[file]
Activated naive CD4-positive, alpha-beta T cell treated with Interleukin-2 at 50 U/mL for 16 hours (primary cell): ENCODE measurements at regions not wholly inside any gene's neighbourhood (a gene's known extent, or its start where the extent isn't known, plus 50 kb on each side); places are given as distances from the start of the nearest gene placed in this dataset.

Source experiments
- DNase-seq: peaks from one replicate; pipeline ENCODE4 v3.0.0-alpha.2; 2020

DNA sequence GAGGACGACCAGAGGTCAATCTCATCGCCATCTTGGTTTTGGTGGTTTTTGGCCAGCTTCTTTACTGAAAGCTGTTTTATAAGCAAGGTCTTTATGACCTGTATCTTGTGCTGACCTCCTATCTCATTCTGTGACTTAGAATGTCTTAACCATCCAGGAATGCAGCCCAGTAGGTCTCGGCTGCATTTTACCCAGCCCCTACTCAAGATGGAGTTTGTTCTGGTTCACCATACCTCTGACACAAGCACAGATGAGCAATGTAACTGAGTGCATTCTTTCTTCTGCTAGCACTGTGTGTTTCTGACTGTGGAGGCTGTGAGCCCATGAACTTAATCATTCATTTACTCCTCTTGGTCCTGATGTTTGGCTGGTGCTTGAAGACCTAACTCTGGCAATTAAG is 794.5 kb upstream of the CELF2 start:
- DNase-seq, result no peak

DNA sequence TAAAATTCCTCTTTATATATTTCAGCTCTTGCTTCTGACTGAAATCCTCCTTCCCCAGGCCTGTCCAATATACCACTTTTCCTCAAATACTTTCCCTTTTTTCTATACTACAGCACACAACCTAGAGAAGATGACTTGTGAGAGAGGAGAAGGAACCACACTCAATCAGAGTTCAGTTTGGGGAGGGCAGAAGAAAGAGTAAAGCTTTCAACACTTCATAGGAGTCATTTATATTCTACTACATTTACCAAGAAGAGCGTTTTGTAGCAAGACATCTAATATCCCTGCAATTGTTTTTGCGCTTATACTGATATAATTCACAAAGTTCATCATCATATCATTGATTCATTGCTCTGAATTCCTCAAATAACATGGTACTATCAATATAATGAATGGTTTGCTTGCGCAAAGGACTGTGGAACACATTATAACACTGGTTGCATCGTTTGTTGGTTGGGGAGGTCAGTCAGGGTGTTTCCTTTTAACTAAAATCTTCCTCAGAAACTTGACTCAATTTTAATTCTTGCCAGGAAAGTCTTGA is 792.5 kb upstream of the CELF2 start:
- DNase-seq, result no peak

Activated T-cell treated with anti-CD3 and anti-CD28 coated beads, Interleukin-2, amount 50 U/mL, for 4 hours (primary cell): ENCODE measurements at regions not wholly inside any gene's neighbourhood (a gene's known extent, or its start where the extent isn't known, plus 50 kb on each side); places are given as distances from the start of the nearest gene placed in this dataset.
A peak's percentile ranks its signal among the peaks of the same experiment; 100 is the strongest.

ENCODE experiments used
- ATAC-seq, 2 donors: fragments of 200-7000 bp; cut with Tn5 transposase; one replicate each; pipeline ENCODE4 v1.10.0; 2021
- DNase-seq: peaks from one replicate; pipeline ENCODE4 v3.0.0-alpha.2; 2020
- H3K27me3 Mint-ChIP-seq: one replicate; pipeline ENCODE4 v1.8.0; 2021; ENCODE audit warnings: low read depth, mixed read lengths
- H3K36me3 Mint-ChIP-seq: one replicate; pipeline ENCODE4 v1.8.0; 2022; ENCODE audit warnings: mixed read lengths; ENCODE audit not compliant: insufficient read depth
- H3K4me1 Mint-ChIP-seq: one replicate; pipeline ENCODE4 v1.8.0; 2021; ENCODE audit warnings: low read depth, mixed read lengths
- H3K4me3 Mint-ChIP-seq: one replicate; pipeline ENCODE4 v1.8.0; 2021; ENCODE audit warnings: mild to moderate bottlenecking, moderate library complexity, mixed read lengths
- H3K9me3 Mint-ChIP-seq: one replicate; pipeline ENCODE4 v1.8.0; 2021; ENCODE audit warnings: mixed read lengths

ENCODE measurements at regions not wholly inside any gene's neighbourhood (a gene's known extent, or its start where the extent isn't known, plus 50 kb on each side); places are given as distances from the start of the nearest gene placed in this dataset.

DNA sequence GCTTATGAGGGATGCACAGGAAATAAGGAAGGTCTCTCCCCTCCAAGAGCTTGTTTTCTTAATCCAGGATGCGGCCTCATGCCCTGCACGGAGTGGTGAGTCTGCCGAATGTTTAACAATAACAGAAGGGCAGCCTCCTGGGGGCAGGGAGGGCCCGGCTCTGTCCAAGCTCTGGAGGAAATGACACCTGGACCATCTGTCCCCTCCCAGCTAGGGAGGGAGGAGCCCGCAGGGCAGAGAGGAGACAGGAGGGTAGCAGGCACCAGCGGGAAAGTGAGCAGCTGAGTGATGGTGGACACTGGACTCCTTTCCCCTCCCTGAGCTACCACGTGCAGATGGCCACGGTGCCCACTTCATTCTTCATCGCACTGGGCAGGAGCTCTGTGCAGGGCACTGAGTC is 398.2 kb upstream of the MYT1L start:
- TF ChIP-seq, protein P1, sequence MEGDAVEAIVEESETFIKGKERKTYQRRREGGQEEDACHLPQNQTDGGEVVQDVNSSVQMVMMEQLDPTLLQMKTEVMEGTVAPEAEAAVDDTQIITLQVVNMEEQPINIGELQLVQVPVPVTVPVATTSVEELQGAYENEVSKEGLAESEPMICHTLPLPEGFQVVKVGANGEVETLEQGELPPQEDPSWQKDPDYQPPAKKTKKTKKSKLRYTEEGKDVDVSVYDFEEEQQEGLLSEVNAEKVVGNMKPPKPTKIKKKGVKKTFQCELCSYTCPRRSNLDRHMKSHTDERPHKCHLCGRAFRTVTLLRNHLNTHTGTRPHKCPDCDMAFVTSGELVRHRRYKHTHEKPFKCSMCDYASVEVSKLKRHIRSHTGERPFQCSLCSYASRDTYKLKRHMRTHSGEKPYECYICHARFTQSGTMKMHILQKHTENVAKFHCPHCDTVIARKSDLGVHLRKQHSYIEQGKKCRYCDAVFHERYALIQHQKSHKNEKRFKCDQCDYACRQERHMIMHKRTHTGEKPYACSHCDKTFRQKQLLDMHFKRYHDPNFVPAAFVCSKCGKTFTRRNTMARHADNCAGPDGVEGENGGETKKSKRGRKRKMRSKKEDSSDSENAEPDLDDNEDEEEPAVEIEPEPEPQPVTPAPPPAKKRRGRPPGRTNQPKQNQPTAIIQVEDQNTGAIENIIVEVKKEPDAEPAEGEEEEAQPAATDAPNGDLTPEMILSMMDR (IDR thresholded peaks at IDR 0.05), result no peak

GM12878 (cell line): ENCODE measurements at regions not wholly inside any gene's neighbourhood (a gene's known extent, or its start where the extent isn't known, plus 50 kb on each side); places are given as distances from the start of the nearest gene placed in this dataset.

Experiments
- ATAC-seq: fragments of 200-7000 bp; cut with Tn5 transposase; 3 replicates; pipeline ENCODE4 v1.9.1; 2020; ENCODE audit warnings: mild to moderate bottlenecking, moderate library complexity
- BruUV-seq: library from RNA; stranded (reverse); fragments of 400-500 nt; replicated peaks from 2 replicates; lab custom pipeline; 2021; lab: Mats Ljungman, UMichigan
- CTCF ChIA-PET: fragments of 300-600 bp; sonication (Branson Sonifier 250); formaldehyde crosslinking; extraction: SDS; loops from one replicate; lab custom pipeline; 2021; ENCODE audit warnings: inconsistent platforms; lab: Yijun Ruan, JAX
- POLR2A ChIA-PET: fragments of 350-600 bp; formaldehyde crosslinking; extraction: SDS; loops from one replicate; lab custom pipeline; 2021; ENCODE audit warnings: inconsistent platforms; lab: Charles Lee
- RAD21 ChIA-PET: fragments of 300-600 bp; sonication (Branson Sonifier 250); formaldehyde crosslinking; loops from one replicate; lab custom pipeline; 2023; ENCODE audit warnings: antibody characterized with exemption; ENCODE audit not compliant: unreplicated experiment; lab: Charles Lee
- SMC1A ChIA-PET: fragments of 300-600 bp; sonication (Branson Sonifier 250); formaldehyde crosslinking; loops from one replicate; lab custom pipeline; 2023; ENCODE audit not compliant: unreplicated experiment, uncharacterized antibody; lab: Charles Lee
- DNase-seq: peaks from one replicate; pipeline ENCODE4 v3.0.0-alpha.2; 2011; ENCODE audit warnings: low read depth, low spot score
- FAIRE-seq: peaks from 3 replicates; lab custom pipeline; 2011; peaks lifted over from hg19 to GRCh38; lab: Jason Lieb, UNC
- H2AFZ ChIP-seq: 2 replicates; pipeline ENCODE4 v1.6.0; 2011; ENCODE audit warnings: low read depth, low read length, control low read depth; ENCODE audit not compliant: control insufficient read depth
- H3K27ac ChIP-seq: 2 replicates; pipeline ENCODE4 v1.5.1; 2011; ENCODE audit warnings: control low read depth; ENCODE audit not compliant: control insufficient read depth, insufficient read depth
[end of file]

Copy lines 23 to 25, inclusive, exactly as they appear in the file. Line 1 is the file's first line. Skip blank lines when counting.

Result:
- ATAC-seq: fragments of 200-7000 bp; cut with Tn5 transposase; 3 replicates; pipeline ENCODE4 v1.9.1; 2020; ENCODE audit warnings: mild to moderate bottlenecking, moderate library complexity
- BruUV-seq: library from RNA; stranded (reverse); fragments of 400-500 nt; replicated peaks from 2 replicates; lab custom pipeline; 2021; lab: Mats Ljungman, UMichigan
- CTCF ChIA-PET: fragments of 300-600 bp; sonication (Branson Sonifier 250); formaldehyde crosslinking; extraction: SDS; loops from one replicate; lab custom pipeline; 2021; ENCODE audit warnings: inconsistent platforms; lab: Yijun Ruan, JAX